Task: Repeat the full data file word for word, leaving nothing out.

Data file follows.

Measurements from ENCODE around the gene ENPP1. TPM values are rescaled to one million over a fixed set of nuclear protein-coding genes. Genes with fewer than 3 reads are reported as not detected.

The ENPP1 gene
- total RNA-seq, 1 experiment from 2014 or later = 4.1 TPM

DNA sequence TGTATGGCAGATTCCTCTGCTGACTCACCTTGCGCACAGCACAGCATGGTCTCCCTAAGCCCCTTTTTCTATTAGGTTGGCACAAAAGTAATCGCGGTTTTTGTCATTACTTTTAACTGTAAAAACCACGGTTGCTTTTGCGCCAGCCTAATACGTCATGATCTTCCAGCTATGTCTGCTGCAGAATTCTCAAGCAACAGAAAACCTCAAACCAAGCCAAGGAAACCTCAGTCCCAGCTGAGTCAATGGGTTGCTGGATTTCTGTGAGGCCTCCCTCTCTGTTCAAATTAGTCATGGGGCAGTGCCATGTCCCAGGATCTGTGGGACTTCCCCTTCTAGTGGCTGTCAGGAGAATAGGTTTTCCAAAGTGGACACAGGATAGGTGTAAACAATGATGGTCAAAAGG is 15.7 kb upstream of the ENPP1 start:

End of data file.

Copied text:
Measurements from ENCODE around the gene ENPP1. TPM values are rescaled to one million over a fixed set of nuclear protein-coding genes. Genes with fewer than 3 reads are reported as not detected.

The ENPP1 gene
- total RNA-seq, 1 experiment from 2014 or later = 4.1 TPM

DNA sequence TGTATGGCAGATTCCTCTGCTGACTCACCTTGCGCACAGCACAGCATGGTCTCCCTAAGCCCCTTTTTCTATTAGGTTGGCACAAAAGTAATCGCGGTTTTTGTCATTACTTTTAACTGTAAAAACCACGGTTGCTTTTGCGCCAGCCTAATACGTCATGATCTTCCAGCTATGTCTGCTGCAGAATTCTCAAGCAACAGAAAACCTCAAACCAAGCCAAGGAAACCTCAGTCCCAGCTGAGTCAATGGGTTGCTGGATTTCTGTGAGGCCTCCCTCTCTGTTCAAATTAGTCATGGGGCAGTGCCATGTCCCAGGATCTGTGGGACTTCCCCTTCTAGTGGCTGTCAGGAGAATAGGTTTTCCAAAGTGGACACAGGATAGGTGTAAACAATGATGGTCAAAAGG is 15.7 kb upstream of the ENPP1 start: